Video Games as FICINT

A lot of talk about “FICINT” or ficitional intelligence lately. This is good. Things are moving so quickly these days it’s hard to make logicial conclusions about what’s coming next.

Long-time readers will know that I’m a gamer – it’s my hobby. More than any other medium, I’ve found inspiration to think, write, and reflect, through games. I’d argue that games have always been loaded with meaning and narrative, but it’s true that as the gaming industry and community has matured, the plots and topics embedded have as well.

I never really thought of games as FICINT, but over the years I’ve written a number of pieces pulling directly from games as a way to think about mental health, stolen valor, suicide (and here), the military’s role in a zombie apocalypse, the RPG elements of military service, the importance of “staying alive,” military deception, the absurdity of war, soldiers vs. warriors, decision making, and grand strategy. I’m sure there is more, but that’s off the top of my head.

And I’m not alone. There are plenty of writers who are finding the intersection of war, warfare, and gaming. See this recent article in WOTR on the video game Eve and what it may teach us about the forever war. One of my favorite authors in this space is Matthew Gault, who also is a part of the Angry Planet podcast.

I always get the impression that when folks write about gaming and its relevance to anything outside of entertainment, it isn’t taken as seriously as film or literature. Maybe that is changing, but it’s changing very, very slowly. There is still a bias against gaming, and to many, it’s still considered a thing for children.

The reality is, we’re more than thirty years into a still-growing field. Three out of four Americans play video games. The video game industry is expexted to surpass $181 billion globally in 2021 (compared to $34 billion for the film industry).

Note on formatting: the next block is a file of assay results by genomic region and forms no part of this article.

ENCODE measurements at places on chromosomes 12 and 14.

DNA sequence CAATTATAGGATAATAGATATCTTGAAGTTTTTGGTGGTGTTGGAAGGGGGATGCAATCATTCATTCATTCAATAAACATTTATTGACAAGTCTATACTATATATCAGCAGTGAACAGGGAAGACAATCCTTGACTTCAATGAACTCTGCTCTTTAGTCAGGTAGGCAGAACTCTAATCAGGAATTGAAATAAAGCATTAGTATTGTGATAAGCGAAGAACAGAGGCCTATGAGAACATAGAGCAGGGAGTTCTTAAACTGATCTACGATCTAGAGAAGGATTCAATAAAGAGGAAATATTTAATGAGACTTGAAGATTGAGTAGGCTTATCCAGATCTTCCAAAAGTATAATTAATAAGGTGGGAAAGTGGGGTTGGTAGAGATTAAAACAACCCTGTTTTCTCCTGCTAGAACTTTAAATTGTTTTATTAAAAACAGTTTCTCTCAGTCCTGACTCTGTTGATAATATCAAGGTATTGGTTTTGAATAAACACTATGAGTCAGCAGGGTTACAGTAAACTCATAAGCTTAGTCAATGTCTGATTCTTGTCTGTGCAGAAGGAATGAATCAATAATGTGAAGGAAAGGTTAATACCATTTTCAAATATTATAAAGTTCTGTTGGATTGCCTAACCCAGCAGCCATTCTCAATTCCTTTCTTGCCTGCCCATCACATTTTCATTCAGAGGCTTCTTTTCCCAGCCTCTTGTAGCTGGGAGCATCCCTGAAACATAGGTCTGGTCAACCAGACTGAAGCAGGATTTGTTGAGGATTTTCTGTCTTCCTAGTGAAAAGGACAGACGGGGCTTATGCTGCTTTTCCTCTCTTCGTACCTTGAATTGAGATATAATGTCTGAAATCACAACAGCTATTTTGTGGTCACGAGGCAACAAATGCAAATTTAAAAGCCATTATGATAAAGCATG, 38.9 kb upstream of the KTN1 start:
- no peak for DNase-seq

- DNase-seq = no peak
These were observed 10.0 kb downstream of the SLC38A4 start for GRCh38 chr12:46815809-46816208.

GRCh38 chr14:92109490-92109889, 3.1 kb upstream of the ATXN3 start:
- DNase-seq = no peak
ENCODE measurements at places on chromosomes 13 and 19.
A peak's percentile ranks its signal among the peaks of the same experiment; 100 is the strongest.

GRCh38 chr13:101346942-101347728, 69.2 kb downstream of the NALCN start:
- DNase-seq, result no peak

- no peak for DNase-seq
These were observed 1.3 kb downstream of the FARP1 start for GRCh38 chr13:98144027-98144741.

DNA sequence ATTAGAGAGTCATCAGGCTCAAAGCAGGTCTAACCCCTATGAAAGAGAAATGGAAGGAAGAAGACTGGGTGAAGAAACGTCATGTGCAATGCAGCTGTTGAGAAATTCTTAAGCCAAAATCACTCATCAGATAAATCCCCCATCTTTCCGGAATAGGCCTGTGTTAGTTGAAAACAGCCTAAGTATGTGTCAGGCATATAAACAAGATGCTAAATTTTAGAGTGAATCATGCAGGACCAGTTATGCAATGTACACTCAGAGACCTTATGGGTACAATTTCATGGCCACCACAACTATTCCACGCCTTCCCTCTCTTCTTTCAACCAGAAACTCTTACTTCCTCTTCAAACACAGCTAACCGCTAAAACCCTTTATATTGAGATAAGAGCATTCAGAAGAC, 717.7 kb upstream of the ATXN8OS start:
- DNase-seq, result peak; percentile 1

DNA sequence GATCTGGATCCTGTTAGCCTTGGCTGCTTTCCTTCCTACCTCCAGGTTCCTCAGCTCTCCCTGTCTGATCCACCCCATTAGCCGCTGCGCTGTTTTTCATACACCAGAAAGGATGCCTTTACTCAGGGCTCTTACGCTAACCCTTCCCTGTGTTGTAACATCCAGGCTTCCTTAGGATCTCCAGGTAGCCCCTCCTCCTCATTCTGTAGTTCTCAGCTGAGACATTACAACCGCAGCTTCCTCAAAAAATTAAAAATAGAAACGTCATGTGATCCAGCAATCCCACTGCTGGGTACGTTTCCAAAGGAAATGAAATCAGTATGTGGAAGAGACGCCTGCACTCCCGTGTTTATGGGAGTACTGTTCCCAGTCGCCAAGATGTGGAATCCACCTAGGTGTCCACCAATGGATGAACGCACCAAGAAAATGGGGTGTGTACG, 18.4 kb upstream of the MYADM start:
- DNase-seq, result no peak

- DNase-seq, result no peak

When I joined the military in 2001, most soldiers played video games. Sure, there was a cadre of older soldiers who had joined in the 1990s (or earlier) who weren’t really into it, but the shift was already taking place 20 years ago.

The men and women joining the military these days have only lived in an era of “next-generation” video game platforms. Even the original Playstation and Xbox were before their time.

We’re at a perfect point to leverage games to help us understand the world around us. It is relevant.

There have been plenty of FICINT-like pieces written using Star Wars or Game of Thrones as a frame of reference. Those are taken seriously.

Why not games?

As an aside, my original intent for this post was to lament the fact that I’ve only recently gotten interested in the gaming photo community. I was first introduced to it through Dead End Thrills, which captures gorgeous screenshots. As I was looking at relaunching CTG, I wanted to find a space to share more gaming stuff that wouldn’t clog the blog. That’s what I use Instagram for. There is a whole community of gamers who are sharing screenshots. It’s also another way to expand the reach of the blog and hopefully bring in folks who might not have an inroad to ‘critical thinking on war and warfare.’

And the reason for the lamentation is the fact that I’ve missed so many great opportunities to share. Fallout 4, Red Dead Redepmtion II, Death Stranding, the Last of Us II. All done, and games that I’m not likely to go back to for awhile.

Thankfully, the Mass Effect Trilogy remaster will be coming with a photo mode.

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Generous with their information

I recently heard a radio host talking about how he likes watching influencers on Instagram doing some of the basic things influencers do – talk about their day, open packages, discuss things they like. Simple, everyday things.

These are often the things that give influencers a bad rap.

They’re oversharing!

It’s trite!

Who cares!?

The reality is, we’re fortunate that there are so many people out there who are willing to give us a peek behind the curtain. Our lives (especially our digital lives) are shrouded in secrecy.

What do you keep in your folders?

How messy is your desktop?

How many unread emails do you have?

John has always been very generous with his information, recently sharing the below:

Avatars Over the Years I’m taking time to clean out my digital folders this weekend and one folder that I’ve had for over 10+ years is this one:

Avatars Over the Years | john saddington

That’s a lot to put out there -but isn’t it interesting?

Many of us spend time following people online because we find them fascinating. The more personal, the more interesting.

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